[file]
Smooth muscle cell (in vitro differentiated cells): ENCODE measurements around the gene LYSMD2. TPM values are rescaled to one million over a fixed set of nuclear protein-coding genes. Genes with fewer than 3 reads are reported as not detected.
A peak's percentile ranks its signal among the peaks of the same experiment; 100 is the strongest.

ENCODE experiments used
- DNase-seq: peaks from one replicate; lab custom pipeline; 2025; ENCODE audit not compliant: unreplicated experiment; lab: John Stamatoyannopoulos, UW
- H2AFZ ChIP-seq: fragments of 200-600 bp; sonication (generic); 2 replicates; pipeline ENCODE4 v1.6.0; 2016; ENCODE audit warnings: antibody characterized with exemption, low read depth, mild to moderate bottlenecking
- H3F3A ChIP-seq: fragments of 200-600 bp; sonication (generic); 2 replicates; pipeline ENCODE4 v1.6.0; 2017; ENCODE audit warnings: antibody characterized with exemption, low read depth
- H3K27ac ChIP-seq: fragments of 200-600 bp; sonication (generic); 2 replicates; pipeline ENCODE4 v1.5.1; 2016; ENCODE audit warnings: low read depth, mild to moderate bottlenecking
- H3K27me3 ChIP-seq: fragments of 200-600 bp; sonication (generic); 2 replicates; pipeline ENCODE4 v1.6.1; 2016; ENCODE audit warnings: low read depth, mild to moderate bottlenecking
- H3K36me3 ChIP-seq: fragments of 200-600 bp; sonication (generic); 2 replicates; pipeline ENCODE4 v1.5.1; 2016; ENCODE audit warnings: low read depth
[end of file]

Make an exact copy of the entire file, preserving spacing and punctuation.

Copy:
Smooth muscle cell (in vitro differentiated cells): ENCODE measurements around the gene LYSMD2. TPM values are rescaled to one million over a fixed set of nuclear protein-coding genes. Genes with fewer than 3 reads are reported as not detected.
A peak's percentile ranks its signal among the peaks of the same experiment; 100 is the strongest.

ENCODE experiments used
- DNase-seq: peaks from one replicate; lab custom pipeline; 2025; ENCODE audit not compliant: unreplicated experiment; lab: John Stamatoyannopoulos, UW
- H2AFZ ChIP-seq: fragments of 200-600 bp; sonication (generic); 2 replicates; pipeline ENCODE4 v1.6.0; 2016; ENCODE audit warnings: antibody characterized with exemption, low read depth, mild to moderate bottlenecking
- H3F3A ChIP-seq: fragments of 200-600 bp; sonication (generic); 2 replicates; pipeline ENCODE4 v1.6.0; 2017; ENCODE audit warnings: antibody characterized with exemption, low read depth
- H3K27ac ChIP-seq: fragments of 200-600 bp; sonication (generic); 2 replicates; pipeline ENCODE4 v1.5.1; 2016; ENCODE audit warnings: low read depth, mild to moderate bottlenecking
- H3K27me3 ChIP-seq: fragments of 200-600 bp; sonication (generic); 2 replicates; pipeline ENCODE4 v1.6.1; 2016; ENCODE audit warnings: low read depth, mild to moderate bottlenecking
- H3K36me3 ChIP-seq: fragments of 200-600 bp; sonication (generic); 2 replicates; pipeline ENCODE4 v1.5.1; 2016; ENCODE audit warnings: low read depth